Every desi millennial has in all probability watched Vicky Donor. Yeah, the same film where we see Ayushmann Khurana donating his sperm and making big bucks out of it. It seemed like such a strange concept back then. We partly judged Vicky and partly envied him, didn't we?

But the one thing that the film did was to get 'taboo' topics like infertility and sperm donation out in the open. We may have started out judging Vicky but the last scene left us convinced that what he was doing wasn't all that bad.

It seems like the movie left quite an impact on young girls as well.

Source: YouTube

Many young girls now flock to fertility clinics to donate their eggs. It is partly because they feel they're helping out someone in need and partly because of the money involved.

One quick Google search and you'd know how common this really is. I was lead to sites which were more than welcoming to anyone ready to donate eggs. Within 45 minutes of entering my contact information, I got a call from a clinic located in a posh locality in South Delhi.

Just when I had given up on gynaecologists with strong moral sensibilities of ever being able to guide young women like myself, I posed as an egg donor. The woman on the other end sounded professional but also easy to talk to. She started out with asking for my basic details like age, height, blood group and my family's medical history.

Source: Shuttershock

After taking down my details, she told me she'll be explaining the procedure next. It seemed like a conversation she's already had, something that was mechanical. The procedure didn't sound as scary:

The donor is put through regular tests that make sure you're healthy enough for a donation. The tests include a pelvic examination and regular blood tests. The donor also has to go through a psychological consultant to see if they're really ready to donate an egg.

Once the doctors have made sure you're ready, you're given hormonal injections to make sure your body produces a good number of eggs. It is a process that can take several days and when you visit the doctor, the eggs are extracted in a way where no surgery is involved.

Source: WebMD

My phone conversation lasted for about 15 minutes and I was told how common this is. Also, I'll be honest, it seemed like the best deal, till I got to know of the cons.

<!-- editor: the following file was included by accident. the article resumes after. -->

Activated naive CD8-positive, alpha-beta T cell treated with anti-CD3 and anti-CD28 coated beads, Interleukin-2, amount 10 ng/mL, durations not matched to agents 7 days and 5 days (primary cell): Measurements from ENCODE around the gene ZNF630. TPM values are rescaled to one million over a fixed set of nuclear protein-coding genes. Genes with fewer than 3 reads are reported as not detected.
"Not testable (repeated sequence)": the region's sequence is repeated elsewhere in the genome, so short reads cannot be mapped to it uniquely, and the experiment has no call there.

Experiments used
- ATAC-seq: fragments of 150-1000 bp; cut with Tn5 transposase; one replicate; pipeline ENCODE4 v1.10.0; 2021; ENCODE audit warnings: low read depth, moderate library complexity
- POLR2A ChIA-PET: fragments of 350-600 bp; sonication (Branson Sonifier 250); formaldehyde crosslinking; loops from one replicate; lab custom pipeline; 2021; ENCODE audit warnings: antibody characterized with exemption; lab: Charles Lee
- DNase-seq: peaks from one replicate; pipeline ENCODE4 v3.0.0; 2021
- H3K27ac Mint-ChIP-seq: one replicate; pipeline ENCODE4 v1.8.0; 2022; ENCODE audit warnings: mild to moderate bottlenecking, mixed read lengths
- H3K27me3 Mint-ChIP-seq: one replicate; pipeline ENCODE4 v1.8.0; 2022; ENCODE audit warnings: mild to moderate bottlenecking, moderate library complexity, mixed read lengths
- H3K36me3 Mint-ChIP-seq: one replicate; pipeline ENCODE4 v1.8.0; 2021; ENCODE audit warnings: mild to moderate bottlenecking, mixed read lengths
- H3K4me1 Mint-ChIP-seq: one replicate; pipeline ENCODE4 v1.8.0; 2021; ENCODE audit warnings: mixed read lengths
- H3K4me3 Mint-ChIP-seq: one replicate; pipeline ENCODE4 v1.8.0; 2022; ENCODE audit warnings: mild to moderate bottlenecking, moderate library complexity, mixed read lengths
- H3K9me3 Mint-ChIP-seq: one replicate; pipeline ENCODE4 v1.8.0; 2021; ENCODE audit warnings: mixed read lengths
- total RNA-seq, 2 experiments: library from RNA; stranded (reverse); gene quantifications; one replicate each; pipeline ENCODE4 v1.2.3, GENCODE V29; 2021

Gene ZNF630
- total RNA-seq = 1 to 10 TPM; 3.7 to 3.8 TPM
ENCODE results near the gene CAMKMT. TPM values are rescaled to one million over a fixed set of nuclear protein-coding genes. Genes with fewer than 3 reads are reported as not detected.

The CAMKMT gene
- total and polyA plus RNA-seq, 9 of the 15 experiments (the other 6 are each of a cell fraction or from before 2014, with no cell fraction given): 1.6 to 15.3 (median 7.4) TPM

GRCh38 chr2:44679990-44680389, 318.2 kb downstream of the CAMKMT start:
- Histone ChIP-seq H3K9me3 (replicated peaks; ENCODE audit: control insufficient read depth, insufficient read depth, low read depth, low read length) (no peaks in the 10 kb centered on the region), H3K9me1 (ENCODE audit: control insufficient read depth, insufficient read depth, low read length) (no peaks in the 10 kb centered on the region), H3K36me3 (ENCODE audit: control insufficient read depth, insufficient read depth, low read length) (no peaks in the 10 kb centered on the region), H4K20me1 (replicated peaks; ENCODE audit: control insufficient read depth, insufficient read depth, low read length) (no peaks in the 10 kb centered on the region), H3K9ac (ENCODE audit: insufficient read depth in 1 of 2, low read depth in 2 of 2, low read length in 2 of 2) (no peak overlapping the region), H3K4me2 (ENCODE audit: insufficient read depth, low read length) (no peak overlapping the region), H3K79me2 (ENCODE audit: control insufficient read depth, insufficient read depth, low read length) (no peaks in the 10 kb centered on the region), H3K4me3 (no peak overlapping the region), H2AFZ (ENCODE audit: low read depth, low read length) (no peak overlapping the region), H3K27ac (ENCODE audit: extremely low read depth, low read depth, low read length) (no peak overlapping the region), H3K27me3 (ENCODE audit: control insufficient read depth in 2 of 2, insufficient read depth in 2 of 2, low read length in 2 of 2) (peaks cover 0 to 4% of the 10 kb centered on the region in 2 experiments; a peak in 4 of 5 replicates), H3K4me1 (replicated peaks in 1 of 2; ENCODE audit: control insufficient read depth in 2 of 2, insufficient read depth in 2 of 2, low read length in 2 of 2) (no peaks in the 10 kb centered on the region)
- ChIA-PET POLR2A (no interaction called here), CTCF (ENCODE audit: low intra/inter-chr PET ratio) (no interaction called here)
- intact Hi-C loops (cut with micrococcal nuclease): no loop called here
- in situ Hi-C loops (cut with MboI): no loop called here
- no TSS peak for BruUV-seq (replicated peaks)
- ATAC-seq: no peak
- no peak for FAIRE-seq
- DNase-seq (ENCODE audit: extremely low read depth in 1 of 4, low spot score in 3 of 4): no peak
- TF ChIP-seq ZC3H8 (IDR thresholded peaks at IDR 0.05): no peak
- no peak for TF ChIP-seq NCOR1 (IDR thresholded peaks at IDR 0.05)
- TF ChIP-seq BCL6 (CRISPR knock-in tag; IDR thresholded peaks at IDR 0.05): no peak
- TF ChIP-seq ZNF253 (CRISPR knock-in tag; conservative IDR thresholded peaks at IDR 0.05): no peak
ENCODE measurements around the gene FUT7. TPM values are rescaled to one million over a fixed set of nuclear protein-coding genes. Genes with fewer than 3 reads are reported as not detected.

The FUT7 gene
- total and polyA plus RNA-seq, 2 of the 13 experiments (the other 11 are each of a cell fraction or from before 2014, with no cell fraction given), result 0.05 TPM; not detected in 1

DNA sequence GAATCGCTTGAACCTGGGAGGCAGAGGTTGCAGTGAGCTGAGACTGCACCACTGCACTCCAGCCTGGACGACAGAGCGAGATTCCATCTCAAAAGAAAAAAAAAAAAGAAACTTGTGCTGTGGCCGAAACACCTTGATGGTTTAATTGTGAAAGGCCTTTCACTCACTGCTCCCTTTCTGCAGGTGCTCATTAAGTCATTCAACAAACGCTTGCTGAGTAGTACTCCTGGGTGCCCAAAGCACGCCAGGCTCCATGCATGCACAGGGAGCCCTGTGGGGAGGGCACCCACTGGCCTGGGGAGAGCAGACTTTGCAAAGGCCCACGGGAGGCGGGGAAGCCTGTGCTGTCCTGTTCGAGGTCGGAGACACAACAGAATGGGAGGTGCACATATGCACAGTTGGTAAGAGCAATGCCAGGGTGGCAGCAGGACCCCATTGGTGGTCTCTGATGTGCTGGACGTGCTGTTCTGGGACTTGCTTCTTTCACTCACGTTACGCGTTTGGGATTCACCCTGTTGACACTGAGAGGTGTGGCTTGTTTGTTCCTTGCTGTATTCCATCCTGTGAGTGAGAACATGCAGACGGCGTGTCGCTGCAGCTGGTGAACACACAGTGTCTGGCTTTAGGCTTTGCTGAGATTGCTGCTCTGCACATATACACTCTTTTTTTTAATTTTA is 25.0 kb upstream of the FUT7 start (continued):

And while it will fetch you the money, there is a murky side to this business as well:

In terms of the biological downside, the donor may experience nausea, headaches and irritability after the hormone injections. However, since the hormones will be an extra addition to your body, it also means that you could end up with Ovarian hyperstimulation syndrome where your body might keep producing extra eggs. It can be mild, which would mean mood swings, nausea and headaches. But if it is serious, you can end up in the hospital as well.

Source: Cabot Health

Moreover, this industry rests heavily on your complexion. Yes, even in the 21st century, couples want fair babies. The amount you get paid depends mostly on how fair you are. You could be paid anything between ₹20,000 to 70,000, which is a huge difference, depending entirely on your skin tone.

So, having eggs to donate is not enough. You need to be mentally prepared for all the games that your body will play with you and realize if you really want to help out people who reject your skin tone.

Source: Victoria International

A Delhi-based gynaecologist, Dr. Ramandeep Kaur, said, "I think it's a good practice as long as people do it with all the right intent and for all the right purposes. A lot of women cannot conceive and if it helps them have a baby, it's a good thing. The problem arises when it gets commercialized. That's where you lose out on the good. "